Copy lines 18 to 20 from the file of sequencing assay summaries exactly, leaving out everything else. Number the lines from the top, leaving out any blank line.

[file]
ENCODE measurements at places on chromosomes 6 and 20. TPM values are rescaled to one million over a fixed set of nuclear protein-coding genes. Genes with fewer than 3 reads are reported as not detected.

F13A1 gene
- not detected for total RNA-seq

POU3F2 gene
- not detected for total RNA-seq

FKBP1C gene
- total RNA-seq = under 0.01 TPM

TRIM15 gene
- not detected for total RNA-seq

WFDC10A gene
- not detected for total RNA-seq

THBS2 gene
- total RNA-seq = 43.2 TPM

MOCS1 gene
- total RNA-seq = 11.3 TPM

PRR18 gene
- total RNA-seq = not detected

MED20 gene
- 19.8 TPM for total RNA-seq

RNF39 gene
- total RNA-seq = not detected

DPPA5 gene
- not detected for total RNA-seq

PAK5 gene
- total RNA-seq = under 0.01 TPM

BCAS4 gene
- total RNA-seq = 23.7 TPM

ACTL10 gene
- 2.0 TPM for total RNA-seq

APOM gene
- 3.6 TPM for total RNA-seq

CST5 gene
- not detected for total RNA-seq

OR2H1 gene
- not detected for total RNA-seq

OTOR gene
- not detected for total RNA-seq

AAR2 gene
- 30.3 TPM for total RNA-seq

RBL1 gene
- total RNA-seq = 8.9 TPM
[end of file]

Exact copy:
MED20 gene
- 19.8 TPM for total RNA-seq

RNF39 gene